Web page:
I have a few rules that call others but mine are all the last line of the rule. I mostly use this, as Bravnel suggested, to have rules that do not have other external triggers to "mess things up." If the calling rule halts, then I might can rethink how I do new rules going forward.
My testing of this shows that what Bravnel said is true as long as the called rule does not have any waits or delays in it.
It's a bit more subtle and complex. First of all, the writeup above only applies to Rule Machine rules running another Rule Machine rule. It works differently for a Rule Machine rule to run a Rule Machine Legacy rule, or for a Button Rule to run another rule (see below).
Second, and more importantly, when a rule runs having been called by another rule, it is running the same CPU thread. Once it exits, that thread returns just as with a method call (A calls B calls C, C returns, B returns, A continues). It is important to note that "once it exits" means the first to occur of finishing its actions, or entering a delay, repeat or wait. In the case of delay, repeat or wait, the called rule exits, so the thread returns to the caller. When the delay, repeat or wait is over, a new thread is instantiated to continue running the called rule. So in this case, there could be simultaneous execution occurring. This is true generally of delay, repeat and wait, so this is nothing new. Be careful what one means by A -> B -> C -> B -> A in this regard.
Careful here, It is no more "waiting" than code "waits" when a method (subroutine) is called. Execution of code passes to the method code, and when the method returns the execution continues beyond where the method is called, all within a single continuous computational thread of execution.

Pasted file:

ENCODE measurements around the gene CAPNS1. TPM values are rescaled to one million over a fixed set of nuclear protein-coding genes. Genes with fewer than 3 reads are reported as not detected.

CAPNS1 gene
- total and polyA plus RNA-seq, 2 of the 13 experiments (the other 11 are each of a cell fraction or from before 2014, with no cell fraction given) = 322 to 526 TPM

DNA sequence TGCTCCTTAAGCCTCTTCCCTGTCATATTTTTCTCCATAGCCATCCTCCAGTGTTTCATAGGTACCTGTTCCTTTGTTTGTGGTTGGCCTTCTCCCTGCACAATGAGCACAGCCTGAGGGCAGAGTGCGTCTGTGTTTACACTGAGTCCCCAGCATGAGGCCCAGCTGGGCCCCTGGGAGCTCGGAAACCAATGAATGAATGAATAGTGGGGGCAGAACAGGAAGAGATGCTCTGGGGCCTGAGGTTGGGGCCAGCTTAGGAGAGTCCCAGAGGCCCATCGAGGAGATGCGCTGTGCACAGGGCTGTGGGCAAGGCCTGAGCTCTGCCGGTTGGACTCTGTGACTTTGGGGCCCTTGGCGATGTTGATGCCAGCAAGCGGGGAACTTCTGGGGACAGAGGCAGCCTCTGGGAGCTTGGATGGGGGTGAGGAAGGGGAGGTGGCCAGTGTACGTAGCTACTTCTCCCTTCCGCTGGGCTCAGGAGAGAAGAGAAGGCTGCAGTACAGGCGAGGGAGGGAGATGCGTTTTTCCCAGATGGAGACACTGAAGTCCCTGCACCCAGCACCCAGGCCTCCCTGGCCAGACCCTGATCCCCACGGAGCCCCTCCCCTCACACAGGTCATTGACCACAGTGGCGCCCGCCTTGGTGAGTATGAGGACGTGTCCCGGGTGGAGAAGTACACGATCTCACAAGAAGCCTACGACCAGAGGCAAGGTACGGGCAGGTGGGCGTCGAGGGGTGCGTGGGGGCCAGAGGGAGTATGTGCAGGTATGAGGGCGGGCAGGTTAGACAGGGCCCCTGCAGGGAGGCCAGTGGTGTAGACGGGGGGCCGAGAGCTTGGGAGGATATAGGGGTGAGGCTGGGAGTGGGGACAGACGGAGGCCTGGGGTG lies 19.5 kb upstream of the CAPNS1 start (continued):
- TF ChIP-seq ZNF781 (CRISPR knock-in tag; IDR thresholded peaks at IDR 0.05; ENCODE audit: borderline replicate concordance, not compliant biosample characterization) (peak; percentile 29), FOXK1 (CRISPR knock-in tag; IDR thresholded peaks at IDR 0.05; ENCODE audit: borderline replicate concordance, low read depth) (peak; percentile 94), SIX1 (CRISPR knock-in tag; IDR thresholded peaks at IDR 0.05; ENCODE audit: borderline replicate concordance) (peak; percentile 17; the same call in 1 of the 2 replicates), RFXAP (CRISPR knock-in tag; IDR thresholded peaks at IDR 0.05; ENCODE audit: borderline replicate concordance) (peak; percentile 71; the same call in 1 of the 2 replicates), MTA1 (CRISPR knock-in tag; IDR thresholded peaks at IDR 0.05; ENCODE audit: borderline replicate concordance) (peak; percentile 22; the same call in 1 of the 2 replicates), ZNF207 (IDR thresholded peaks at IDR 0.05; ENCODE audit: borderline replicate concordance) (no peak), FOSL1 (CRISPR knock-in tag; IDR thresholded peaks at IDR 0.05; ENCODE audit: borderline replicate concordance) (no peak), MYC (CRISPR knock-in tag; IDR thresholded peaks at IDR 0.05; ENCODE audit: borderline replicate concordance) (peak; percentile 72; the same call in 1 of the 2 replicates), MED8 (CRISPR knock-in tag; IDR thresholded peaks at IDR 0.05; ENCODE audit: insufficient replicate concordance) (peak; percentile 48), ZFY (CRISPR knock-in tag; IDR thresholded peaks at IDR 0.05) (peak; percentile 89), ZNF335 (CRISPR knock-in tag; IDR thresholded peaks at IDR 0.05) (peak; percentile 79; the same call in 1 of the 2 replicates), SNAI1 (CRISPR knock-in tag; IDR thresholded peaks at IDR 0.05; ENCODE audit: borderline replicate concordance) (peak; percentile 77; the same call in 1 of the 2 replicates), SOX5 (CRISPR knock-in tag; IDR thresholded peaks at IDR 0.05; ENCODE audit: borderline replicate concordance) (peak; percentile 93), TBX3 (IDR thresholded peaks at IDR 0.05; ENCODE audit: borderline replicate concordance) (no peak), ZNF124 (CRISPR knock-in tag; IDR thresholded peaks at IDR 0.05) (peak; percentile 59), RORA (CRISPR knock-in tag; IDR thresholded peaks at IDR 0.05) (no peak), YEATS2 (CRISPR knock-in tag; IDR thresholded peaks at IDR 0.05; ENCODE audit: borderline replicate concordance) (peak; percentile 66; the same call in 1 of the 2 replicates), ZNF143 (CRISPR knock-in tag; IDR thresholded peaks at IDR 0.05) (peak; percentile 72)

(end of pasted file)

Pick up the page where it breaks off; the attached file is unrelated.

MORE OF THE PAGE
In the case where a Rule Machine rule runs a Rule Machine Legacy rule, or a Button Rule runs a rule, this is done by an event being sent to the relevant parent app. So this case acts more like a trigger, where execution of the rule does continue immediately (in the same thread), and a new thread is created for the called rule.
I believe I demonstrated that for myself, for what it's worth. I used Pushover to send a message from rule "A". Then I used Pushover in rule "B" using a Repeat function. The cycle was 3 times in 15 seconds. Finally I had Rule "A" send a second message.
The messages that arrived in Pushover went A1, B1, A2, B2, B2. I tried it multiple ways, changing wait times. Same result exactly. It appears using the Repeat function does interrupted the order of things. I wish that weren't the case, because it means multiple threads are running and I was trying to conserve them.
I should have read @bravenel's comment above more carefully.
There is no need to "conserve" threads. You just need to be aware of how things are sequenced in time. Each of these rules occupies a thread for a very short time before it exits, waiting for the next scheduled event or trigger event, etc.